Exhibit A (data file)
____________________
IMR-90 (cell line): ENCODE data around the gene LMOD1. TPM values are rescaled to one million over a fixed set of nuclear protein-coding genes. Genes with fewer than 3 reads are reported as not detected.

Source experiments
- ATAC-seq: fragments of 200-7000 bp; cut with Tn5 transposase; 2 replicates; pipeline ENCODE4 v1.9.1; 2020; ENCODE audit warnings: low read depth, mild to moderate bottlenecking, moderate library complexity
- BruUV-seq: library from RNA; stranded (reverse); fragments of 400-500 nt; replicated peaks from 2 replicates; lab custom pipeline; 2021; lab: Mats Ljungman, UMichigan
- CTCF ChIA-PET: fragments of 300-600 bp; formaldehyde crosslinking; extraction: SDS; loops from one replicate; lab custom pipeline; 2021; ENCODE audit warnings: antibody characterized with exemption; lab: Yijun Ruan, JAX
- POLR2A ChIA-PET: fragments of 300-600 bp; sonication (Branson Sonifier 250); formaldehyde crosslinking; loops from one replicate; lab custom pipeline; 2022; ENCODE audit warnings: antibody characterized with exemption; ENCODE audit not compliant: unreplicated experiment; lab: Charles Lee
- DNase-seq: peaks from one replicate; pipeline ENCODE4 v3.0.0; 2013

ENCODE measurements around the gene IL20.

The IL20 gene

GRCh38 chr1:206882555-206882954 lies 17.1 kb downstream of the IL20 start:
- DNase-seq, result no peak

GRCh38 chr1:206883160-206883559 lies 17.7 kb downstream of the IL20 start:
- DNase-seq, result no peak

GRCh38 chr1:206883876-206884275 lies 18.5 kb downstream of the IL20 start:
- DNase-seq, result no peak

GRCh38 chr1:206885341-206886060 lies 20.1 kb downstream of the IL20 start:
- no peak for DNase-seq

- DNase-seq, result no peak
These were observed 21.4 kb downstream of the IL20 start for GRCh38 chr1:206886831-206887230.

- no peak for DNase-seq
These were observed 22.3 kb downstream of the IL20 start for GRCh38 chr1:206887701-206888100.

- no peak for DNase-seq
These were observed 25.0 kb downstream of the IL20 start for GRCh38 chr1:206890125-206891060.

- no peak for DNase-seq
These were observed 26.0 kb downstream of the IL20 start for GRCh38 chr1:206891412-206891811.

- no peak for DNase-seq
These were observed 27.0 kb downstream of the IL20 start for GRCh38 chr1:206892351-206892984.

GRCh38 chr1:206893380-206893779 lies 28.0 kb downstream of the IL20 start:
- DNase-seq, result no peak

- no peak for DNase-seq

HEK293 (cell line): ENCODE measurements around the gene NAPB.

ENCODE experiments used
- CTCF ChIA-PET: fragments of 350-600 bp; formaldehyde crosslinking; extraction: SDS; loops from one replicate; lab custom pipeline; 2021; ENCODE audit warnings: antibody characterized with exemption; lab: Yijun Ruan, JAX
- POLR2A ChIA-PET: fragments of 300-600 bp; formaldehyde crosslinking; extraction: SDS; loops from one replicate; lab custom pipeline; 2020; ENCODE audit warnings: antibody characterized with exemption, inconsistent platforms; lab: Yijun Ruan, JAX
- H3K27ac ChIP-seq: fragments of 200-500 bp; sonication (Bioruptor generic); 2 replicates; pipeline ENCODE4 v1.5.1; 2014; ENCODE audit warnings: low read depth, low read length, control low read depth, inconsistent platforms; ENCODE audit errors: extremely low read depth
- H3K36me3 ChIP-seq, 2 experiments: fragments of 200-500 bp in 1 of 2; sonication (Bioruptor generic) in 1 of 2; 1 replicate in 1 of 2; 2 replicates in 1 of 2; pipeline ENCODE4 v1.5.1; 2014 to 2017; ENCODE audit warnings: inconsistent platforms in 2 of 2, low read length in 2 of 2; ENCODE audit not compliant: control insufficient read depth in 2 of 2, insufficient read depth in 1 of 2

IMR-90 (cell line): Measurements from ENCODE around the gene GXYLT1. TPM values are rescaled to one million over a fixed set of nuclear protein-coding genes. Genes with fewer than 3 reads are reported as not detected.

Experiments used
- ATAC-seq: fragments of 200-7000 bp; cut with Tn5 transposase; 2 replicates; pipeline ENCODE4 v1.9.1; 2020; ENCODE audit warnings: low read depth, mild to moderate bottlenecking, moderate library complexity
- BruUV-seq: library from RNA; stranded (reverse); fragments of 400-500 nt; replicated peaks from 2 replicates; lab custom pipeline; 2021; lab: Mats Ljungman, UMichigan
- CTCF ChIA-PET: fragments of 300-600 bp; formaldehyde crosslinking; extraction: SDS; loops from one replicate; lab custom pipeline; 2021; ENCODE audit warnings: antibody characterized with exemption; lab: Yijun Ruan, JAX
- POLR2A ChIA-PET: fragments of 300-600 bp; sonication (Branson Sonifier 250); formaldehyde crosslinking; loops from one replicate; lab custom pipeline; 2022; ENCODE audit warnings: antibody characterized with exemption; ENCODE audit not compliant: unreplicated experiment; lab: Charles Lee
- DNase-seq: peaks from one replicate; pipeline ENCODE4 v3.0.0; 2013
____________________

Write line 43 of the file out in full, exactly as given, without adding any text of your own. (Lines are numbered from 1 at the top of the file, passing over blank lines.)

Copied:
- DNase-seq: peaks from one replicate; pipeline ENCODE4 v3.0.0; 2013